Mission Hill hardware store reopens months after shooting

Mission Hill hardware store reopens months after shooting
The family-owned AC Hardware store is located on Tremont Street close to many college campuses making it popular among students./ Photo by Brian Bae

By Julia Crooijmans, news staff

A Mission Hill hardware store reopened six months after the loss of its beloved owner Andres “Cholo” Cruz.

Cruz was fatally shot by three men attempting to rob his store, AC Hardware on Tremont Street, on July 18, 2017, a Tuesday afternoon. All three were charged with first-degree murder.

Noelia Cruz, Andres Cruz’s 35-year-old daughter, said she never expected to take over her father’s store. However, given the circumstances, she is eager to learn and follow in his footsteps.

“I hope that his legacy is going to be carried on,” she said. “I got big shoes to fill and I hope to live up to everybody’s expectation.”

Andres Cruz was an iconic figure in the neighborhood; everyone knew him as a welcoming man who helped everyone in his store.

“If [customers] were short a few cents, he would let them go,” Noelia Cruz said. “If he could have done anything to help them, he would.”

Last year AC Hardware received the “2017 Mission Hill Main Streets Business of the Year” award. It is the only hardware store in the neighborhood.

“I have known him 25 years,” said Michael Spinney, owner of Spinney Insurance and a close friend of Cruz, “And he was the best [expletive] neighbor anyone could have — I miss him every day.”

After months of mourning, Noelia Cruz decided it was time to reopen in January.

“[We waited until] after the holidays because his birthday was right after Thanksgiving … I thought it would be right to do it after the holidays, because it hit us hard,” Noelia Cruz said. “We needed to grieve and we didn’t want people coming in here thinking that it was a freak show.”

In front of AC Hardware hangs a bright yellow banner reading, “Now Open.” Several photographs of Cholo are still hanging outside the store.

“It is slowly picking up,” Noelia Cruz said. “Same old customers are returning — it is about time, they needed [us].”

Adam Thai and Jason Park, both residents of Mission Hill and sophomore students at the Massachusetts College of Pharmacy and Health Science, said the store has not changed since before the shooting.

“It still has the same homey feel,” said Thai, who is pursuing a doctorate degree in pharmacy. “I like that it is POC [people of color] and family owned and run — I would rather go here than any other hardware store.”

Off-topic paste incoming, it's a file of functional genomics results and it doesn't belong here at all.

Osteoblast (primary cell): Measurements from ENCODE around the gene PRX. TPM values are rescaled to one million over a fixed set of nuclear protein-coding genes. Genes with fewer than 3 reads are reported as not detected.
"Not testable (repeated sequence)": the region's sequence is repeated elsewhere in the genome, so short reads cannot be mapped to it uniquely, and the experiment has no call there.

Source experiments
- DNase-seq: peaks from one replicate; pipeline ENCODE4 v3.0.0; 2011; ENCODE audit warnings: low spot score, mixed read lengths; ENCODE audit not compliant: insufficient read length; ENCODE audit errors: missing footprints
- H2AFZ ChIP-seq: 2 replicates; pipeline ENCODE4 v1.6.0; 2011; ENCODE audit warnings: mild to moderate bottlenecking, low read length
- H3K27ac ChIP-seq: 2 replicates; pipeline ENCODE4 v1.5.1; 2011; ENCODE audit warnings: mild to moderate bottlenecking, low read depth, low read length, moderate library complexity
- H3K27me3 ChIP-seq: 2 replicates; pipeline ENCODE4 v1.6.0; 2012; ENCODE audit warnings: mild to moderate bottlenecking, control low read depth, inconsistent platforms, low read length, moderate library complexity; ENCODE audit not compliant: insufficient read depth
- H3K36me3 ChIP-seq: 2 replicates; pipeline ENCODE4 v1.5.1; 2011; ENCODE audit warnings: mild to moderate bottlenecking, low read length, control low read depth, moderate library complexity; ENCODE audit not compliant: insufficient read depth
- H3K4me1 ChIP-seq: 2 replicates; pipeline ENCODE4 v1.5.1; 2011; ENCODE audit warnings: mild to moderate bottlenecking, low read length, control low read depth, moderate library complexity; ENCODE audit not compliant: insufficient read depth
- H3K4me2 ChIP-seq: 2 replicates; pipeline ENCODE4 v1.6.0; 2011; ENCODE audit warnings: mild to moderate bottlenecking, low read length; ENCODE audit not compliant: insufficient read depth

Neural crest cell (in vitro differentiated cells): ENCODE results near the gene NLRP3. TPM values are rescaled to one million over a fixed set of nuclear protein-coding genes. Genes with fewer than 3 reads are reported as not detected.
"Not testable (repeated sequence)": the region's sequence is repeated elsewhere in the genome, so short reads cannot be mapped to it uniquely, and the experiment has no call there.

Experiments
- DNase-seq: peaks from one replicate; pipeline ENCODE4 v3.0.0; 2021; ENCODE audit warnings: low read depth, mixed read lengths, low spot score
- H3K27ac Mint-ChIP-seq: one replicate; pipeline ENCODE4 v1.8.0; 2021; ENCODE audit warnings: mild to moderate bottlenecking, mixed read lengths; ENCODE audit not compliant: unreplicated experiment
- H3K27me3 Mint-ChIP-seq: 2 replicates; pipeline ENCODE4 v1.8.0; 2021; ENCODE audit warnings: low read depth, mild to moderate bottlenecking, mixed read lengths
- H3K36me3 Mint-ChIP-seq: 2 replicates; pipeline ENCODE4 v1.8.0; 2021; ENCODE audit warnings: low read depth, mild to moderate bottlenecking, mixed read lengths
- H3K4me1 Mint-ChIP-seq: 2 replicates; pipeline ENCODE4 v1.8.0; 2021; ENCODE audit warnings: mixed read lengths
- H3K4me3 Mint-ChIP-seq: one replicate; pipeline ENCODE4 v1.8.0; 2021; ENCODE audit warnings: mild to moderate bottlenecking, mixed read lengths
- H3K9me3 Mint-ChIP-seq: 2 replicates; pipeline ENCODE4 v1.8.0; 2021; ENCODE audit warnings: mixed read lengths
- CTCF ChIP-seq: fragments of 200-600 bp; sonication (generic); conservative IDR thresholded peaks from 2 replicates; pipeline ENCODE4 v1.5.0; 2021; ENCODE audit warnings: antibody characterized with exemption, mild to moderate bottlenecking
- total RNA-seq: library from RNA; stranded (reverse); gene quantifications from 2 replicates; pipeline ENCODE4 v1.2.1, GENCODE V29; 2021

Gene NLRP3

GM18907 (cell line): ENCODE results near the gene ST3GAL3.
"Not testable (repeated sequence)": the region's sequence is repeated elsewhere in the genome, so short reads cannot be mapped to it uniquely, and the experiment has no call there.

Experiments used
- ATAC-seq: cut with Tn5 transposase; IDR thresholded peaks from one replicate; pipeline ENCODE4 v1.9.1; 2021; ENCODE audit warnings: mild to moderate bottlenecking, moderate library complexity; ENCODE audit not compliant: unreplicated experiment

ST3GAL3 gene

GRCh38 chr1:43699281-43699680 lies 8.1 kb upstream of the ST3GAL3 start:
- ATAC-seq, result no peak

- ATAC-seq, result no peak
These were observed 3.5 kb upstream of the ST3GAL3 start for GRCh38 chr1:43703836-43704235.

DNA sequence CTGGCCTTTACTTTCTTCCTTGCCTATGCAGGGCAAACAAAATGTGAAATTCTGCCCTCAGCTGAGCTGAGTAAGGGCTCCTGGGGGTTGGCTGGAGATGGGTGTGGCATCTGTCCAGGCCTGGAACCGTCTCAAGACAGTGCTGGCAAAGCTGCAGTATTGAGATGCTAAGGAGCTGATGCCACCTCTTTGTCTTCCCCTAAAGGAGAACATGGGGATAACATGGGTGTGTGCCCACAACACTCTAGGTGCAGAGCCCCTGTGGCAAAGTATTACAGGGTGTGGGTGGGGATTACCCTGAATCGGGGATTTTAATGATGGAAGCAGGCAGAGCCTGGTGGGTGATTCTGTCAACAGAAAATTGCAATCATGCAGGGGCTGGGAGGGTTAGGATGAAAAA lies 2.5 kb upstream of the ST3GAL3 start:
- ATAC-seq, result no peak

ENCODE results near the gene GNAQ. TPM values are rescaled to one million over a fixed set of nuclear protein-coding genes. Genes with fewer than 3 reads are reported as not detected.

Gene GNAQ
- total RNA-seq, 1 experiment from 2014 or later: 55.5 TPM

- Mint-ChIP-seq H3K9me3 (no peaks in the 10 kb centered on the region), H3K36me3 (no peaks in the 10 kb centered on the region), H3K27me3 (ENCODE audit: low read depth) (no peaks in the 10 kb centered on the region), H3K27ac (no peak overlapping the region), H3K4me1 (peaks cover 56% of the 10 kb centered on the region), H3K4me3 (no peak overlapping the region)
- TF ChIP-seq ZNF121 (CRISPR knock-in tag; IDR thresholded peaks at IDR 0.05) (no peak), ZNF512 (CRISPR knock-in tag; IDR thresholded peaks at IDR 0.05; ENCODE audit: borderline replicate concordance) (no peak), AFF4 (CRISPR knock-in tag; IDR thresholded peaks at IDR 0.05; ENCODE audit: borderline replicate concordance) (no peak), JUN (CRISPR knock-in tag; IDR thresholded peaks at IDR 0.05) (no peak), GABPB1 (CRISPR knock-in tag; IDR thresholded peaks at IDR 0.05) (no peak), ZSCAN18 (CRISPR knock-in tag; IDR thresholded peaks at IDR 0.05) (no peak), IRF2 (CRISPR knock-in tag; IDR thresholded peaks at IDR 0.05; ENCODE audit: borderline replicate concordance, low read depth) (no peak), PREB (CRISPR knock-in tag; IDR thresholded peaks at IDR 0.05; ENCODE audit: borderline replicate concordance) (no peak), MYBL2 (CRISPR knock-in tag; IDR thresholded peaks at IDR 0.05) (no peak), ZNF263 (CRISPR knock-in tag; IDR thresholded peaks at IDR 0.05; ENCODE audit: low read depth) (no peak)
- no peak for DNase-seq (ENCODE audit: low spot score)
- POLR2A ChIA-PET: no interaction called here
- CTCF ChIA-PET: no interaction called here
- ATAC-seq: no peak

Thai and Park said gentrification caused by college students threatens small businesses in Mission Hill.

“I feel like so many college students are gentrifying Mission Hill, which is making it harder for those who have lived here before us,” Thai said. “It is such a complicated relationship to have with a community, so I think it is important to try and find ways to give back and be good residents of this area.”

While gentrification has made housing prices less affordable for the residents of Mission Hill, some business owners, like Spinney, argue that the benefits can outweigh the drawbacks.

“The neighborhood needs some young talent in it — it spices things up,” Spinney said. “Also, students did great for the hardware store — buying mops, brooms, cleaners. Cholo loved September 1,” he said, referring to the day many apartment leases begin and college students move in.

Since the shooting, security on Mission Hill, and specifically near the hardware store, has increased. Real-time recording security cameras were installed in AC Hardware and police promised Spinney they would increase patrol in the area and install a camera overlooking the street.

“Sometimes it is a day late and a dollar short, though,” Spinney said.

While the neighborhood has become more secure, Noelia Cruz said that the streets are not getting any safer.

Regardless, it seems that college students are still visiting AC Hardware.

“A bunch of college students have been coming in — all types,” Noelia Cruz said. “It is comforting that they are not worried about coming in here.”

She said she sees a bright future ahead and hopes the business will flourish.

“We are happy to see everyone come in. And even if you buy a screw or a nail for 20 cents, it doesn’t matter. We are here for you guys,” she said. “Hopefully everyone is happy with the way we are running it.”